Prince Ferdinand Philippe of Orléans (1810-1842) was the eldest son of Louis Philippe d’Orléans, Duke of Orléans and future King Louis Philippe I. As the eldest son, he was the heir to the title of Duke of Orléans.
A courageous military man, astute diplomat and visionary politician, as well as an art lover and patron, the Duke commissioned Jean-August Dominique Ingres, who was among his favourite artists, to paint his portrait in 1840 — the prototype of the picture being offered for sale this April in New York.
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Ingres was immensely proud of this commission, and there were numerous subsequent sittings for the portrait, which brought the two men closer and led to a mutual admiration developing.
When the Duke died in a carriage accident in July 1842, just three months after the painting was completed, Ingres was shocked and saddened. He wrote to his friends: ‘I am annihilated and almost discouraged! I do nothing but cry and I will cry for a long time’, and ‘The death of my prince, who was so amiable, has shattered my heart’.
Jean-Auguste-Dominique Ingres (1780-1867), Portrait of Ferdinand-Philippe-Louis-Charles-Henri of Bourbon Orleans, Duke of Orleans, 1844. Oil on canvas. 29⅜ x 23⅞ in. (74.5 x 60.5 cm.) Estimate: $400,000-600,000
This picture, commissioned in 1843 by his widow, the Duchess of Mecklenburg-Schwerin, was to be the modello for the full-length portrait commissioned later that year by the French state for the chapel built in commemoration of the Duke’s death.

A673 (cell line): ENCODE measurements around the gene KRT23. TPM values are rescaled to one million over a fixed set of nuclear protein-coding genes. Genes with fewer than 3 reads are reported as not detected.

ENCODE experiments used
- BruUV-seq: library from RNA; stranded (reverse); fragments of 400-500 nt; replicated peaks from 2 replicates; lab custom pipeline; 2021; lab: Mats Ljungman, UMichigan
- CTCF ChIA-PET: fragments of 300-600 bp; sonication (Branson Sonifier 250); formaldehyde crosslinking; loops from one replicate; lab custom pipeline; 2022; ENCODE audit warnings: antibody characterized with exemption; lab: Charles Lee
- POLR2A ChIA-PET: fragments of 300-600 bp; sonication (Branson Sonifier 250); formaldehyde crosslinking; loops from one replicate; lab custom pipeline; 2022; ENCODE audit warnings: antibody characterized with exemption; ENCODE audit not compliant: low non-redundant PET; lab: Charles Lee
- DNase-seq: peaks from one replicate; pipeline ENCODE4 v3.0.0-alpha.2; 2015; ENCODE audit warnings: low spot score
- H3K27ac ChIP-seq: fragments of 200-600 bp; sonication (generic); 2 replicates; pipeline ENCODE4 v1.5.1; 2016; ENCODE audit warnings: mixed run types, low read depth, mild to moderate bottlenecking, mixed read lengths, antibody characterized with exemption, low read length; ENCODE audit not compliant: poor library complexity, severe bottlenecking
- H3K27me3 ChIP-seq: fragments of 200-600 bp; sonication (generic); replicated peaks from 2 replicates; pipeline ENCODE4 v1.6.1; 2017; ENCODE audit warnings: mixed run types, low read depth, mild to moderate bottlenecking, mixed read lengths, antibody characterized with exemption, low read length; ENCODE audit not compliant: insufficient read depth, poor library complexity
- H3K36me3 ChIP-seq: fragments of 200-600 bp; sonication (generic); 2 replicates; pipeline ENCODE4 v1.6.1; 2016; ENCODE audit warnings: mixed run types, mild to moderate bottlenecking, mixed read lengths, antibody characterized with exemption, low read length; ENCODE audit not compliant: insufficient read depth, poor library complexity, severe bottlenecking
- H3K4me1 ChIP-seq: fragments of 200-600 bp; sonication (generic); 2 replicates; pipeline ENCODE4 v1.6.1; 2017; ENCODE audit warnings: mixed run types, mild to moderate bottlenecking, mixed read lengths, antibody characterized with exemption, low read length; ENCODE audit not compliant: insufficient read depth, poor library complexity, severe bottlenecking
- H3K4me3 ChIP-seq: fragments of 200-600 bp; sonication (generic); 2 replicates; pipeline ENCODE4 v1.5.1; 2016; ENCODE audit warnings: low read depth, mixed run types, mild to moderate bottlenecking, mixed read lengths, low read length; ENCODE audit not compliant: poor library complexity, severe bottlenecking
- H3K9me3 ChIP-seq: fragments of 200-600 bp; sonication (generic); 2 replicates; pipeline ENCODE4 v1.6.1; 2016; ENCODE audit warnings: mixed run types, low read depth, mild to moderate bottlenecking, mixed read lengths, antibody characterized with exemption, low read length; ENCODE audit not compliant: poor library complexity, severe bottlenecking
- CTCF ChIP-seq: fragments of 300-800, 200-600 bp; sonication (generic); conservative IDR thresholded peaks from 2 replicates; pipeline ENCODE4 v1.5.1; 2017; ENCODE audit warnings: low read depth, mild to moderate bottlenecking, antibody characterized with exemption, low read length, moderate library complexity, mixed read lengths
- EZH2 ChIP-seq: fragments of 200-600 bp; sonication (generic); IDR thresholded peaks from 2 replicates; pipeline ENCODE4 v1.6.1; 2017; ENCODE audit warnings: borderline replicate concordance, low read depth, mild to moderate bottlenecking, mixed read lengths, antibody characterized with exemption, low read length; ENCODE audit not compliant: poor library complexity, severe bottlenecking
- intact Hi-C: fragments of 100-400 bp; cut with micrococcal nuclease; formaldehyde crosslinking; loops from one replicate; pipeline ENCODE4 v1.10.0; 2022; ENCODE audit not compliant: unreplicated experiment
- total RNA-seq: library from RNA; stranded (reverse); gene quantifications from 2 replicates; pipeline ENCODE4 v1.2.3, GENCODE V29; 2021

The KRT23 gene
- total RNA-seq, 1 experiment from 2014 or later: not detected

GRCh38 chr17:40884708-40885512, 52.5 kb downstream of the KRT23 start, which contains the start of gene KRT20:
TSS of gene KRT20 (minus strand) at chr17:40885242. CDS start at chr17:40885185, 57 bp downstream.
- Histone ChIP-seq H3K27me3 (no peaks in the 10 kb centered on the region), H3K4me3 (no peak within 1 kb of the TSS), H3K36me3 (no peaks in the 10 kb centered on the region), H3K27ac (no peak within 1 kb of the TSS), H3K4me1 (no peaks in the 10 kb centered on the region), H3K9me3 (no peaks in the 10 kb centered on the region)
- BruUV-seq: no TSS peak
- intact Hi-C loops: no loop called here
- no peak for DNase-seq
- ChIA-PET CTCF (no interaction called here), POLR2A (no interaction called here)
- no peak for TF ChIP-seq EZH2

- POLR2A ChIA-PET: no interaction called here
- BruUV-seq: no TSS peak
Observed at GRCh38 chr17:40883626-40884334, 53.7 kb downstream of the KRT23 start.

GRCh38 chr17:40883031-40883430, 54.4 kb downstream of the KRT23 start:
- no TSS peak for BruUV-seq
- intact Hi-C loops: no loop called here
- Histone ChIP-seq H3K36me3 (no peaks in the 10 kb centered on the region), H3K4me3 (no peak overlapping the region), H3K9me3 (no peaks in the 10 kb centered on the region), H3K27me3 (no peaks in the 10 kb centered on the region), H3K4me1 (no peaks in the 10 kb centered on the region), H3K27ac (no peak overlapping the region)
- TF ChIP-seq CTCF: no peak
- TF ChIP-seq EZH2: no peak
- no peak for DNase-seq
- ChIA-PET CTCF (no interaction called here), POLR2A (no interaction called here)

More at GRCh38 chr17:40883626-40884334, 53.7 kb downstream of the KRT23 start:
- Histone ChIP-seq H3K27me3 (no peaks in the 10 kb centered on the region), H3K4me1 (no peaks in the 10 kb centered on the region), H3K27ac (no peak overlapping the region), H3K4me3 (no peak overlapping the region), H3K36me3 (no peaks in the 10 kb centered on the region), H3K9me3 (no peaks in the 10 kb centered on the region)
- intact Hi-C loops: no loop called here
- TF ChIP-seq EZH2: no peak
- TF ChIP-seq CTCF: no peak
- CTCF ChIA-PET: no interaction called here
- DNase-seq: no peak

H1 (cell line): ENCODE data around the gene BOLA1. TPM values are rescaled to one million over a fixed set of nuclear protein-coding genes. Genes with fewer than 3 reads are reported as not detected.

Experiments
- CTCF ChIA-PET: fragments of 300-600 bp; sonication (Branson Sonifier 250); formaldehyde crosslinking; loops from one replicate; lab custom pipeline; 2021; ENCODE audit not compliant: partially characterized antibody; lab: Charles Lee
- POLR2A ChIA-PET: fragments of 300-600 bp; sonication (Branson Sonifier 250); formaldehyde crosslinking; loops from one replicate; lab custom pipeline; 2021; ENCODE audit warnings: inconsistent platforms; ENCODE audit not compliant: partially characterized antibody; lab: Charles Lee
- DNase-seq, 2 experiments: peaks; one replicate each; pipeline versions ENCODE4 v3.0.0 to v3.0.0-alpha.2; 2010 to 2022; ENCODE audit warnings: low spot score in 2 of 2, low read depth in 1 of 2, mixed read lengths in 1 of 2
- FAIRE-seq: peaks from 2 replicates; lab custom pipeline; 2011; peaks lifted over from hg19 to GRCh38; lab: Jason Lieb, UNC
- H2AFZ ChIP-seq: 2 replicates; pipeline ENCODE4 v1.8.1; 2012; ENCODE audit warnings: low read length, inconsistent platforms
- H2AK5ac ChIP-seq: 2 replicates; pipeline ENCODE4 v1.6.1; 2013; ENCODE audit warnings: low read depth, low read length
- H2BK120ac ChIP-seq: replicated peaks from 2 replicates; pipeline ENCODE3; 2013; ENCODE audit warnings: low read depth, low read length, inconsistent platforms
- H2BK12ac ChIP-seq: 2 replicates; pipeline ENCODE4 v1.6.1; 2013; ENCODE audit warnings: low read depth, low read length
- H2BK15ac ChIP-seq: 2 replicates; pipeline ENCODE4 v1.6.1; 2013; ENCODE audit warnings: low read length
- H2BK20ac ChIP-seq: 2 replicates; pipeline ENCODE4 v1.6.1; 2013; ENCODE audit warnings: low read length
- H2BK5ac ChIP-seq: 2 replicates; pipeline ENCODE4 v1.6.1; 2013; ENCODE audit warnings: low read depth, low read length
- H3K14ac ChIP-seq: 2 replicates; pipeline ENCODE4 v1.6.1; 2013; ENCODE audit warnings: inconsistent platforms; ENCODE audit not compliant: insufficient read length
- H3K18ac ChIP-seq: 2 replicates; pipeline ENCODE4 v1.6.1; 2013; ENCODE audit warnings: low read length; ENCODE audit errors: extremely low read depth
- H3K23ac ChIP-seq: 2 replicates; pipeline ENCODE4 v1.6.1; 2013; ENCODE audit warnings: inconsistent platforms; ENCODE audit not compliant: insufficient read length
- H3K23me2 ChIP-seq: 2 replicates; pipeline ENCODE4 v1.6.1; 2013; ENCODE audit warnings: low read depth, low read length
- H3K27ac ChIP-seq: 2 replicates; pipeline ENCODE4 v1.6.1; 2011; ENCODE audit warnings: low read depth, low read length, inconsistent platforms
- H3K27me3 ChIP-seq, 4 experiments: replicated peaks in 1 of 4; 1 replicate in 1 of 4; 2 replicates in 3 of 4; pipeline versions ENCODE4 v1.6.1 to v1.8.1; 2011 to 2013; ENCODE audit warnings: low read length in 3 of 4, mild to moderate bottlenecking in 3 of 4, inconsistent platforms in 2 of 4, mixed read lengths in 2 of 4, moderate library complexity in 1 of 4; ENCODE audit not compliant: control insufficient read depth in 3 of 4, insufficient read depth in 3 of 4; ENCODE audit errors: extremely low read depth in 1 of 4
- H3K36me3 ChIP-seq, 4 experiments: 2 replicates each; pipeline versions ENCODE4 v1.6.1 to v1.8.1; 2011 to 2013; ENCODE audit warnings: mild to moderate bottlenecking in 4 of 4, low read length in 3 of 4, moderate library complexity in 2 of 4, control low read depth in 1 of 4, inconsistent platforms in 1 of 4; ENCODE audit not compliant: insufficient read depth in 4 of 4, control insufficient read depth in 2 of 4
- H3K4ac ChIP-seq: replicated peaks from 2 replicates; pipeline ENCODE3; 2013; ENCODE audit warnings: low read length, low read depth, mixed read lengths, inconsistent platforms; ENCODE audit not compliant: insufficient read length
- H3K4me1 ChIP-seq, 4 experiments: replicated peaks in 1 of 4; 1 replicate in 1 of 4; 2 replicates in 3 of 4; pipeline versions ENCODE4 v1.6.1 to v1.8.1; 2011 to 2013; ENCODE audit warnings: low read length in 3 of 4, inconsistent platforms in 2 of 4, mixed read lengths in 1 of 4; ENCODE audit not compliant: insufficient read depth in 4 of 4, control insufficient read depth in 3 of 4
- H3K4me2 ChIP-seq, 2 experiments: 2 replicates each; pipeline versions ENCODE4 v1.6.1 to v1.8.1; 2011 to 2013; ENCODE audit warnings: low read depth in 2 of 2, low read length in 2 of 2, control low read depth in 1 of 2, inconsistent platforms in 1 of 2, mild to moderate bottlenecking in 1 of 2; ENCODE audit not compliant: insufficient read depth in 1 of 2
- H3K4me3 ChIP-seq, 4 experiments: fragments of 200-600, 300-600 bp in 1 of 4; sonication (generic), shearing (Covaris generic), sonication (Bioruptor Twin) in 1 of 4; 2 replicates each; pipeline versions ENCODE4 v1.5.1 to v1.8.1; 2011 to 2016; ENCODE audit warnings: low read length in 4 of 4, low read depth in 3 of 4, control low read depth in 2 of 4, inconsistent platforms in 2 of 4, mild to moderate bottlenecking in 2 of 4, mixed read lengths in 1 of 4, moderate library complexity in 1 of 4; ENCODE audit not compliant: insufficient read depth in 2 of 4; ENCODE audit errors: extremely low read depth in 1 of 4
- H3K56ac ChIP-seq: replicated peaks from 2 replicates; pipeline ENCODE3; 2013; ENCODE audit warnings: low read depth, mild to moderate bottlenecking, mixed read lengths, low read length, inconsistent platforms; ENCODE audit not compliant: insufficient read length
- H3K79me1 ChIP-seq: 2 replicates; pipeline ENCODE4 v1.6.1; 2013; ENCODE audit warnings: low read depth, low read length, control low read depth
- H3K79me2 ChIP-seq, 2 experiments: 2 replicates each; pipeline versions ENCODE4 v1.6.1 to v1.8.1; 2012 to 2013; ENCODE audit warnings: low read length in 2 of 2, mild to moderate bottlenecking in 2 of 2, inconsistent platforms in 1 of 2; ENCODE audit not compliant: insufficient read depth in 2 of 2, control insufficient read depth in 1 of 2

The work acquired the status of ‘national icon’ and, in the following years, numerous copies were commission from Ingres and his studio. Yet, according to Ingres’ account book, there exist a total of only five versions by Ingres of the Portrait of the Duke, of which one is the present work.
The quality of the execution of a number of details — the gaze of the prince, the elongated neck, the stars of the divisional general — demonstrate the hand of the master, while the contribution of the studio remains uncertain.
On her death in 1859 the Duchess of Orléans possessed not one but two works considered by her to be by Ingres. One — the version now in the Louvre — she left to her eldest son; the other, went to her youngest son, the Duke of Chartes. It is this version which has since remained in the family, miraculously escaping destruction at the hands of the Nazis in 1944, and which is offered for sale at Christie’s in April.
The well-documented work, which is being sold by the direct descendants of the family, will be included in the curated cross-category sale Revolution. Highlights of Classic Art at Christie’s, which includes Old Master Paintings, Antiquities, Sculpture, Decorative Arts, and this new cross-category sale, will be on show at the Rockefeller Center in New York from 23 January to 7 February.
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